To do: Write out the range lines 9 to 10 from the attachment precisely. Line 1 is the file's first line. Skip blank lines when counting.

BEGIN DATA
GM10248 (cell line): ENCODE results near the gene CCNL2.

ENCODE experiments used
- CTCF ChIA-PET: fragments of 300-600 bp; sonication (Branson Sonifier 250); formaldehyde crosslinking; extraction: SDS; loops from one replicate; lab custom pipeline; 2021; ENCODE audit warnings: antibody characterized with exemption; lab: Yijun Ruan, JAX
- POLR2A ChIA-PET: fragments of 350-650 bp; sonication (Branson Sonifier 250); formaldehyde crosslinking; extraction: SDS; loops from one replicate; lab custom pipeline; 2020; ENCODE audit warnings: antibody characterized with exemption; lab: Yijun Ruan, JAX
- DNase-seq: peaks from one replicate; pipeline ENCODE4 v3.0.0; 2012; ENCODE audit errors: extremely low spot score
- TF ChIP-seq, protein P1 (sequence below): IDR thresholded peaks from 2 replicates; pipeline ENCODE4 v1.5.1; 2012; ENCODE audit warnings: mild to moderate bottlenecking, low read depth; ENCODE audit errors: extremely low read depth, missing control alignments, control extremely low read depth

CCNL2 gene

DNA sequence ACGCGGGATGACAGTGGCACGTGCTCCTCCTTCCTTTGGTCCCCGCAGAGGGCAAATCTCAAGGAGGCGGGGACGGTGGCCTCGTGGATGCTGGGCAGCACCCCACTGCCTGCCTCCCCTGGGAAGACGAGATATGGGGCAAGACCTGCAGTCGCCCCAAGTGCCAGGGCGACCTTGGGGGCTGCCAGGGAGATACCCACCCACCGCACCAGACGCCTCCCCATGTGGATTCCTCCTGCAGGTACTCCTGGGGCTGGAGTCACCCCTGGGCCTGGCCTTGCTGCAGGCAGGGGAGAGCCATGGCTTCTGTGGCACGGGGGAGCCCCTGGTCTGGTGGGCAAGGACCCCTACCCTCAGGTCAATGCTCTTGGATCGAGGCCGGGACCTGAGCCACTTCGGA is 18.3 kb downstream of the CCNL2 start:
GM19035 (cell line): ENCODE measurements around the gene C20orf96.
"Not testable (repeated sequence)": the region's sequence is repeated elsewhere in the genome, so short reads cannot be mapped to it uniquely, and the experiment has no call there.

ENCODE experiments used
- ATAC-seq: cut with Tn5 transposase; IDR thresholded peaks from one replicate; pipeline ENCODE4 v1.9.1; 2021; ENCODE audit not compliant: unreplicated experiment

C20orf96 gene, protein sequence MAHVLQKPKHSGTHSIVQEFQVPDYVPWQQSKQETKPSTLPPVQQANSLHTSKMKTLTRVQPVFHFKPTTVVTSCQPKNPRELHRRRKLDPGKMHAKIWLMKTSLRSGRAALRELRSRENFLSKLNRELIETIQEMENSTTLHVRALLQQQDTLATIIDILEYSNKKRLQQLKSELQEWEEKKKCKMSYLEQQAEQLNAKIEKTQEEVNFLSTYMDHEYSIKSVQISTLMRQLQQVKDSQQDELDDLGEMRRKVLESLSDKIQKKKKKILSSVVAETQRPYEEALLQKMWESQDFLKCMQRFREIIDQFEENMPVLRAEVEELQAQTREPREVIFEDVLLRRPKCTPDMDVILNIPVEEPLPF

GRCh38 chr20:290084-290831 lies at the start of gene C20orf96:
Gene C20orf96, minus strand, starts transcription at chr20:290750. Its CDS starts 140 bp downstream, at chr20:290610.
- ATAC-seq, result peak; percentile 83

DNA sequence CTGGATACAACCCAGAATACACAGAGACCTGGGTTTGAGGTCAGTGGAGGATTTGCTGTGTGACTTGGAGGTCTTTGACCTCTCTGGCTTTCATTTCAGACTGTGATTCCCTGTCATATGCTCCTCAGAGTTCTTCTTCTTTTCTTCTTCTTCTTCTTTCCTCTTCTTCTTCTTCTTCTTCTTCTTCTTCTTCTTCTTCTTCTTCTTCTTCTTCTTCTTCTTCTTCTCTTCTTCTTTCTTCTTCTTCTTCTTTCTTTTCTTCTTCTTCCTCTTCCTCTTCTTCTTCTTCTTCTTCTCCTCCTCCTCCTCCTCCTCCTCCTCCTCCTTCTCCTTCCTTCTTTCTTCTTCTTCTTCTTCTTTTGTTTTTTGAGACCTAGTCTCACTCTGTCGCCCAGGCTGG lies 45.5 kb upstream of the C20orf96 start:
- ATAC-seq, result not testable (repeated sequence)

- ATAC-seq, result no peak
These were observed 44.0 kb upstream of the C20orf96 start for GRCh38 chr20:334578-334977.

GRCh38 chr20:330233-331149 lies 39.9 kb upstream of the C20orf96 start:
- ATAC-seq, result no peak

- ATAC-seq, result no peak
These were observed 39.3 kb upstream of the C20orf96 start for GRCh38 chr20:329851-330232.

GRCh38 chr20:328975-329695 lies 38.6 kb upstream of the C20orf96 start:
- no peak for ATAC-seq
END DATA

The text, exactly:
GM19035 (cell line): ENCODE measurements around the gene C20orf96.
"Not testable (repeated sequence)": the region's sequence is repeated elsewhere in the genome, so short reads cannot be mapped to it uniquely, and the experiment has no call there.